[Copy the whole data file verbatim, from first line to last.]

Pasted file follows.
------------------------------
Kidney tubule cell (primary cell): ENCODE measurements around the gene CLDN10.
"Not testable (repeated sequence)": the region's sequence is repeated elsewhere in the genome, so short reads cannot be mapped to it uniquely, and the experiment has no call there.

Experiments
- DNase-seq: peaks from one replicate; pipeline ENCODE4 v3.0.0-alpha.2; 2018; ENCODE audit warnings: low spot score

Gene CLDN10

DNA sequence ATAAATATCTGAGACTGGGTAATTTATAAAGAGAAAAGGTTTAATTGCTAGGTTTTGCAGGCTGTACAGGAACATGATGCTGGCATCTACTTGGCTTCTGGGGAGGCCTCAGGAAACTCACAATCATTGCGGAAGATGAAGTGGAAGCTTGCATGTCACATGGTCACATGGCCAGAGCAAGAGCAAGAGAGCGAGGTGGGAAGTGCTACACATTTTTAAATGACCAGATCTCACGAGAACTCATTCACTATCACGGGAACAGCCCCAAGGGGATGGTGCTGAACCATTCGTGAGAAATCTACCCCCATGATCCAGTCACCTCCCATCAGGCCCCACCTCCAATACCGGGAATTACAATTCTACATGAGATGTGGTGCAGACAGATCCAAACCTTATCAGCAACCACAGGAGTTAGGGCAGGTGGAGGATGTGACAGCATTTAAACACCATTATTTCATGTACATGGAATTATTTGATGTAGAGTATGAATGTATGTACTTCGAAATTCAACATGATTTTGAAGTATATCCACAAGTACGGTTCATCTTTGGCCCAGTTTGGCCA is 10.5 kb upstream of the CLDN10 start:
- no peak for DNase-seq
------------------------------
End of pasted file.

Kidney tubule cell (primary cell): ENCODE measurements around the gene CLDN10.
"Not testable (repeated sequence)": the region's sequence is repeated elsewhere in the genome, so short reads cannot be mapped to it uniquely, and the experiment has no call there.

Experiments
- DNase-seq: peaks from one replicate; pipeline ENCODE4 v3.0.0-alpha.2; 2018; ENCODE audit warnings: low spot score

Gene CLDN10

DNA sequence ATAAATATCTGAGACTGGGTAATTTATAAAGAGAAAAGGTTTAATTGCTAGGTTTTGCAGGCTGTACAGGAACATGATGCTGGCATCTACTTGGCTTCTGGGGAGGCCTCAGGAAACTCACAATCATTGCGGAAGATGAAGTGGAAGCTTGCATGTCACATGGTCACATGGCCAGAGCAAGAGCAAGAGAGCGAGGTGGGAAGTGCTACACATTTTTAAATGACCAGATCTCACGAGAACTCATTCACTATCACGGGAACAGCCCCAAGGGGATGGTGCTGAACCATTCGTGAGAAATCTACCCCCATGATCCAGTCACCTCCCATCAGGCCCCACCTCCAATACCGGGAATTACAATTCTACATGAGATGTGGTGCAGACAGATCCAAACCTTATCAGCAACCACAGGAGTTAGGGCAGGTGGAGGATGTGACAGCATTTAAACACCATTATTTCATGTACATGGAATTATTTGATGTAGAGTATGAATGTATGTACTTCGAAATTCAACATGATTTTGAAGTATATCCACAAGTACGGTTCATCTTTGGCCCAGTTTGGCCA is 10.5 kb upstream of the CLDN10 start:
- no peak for DNase-seq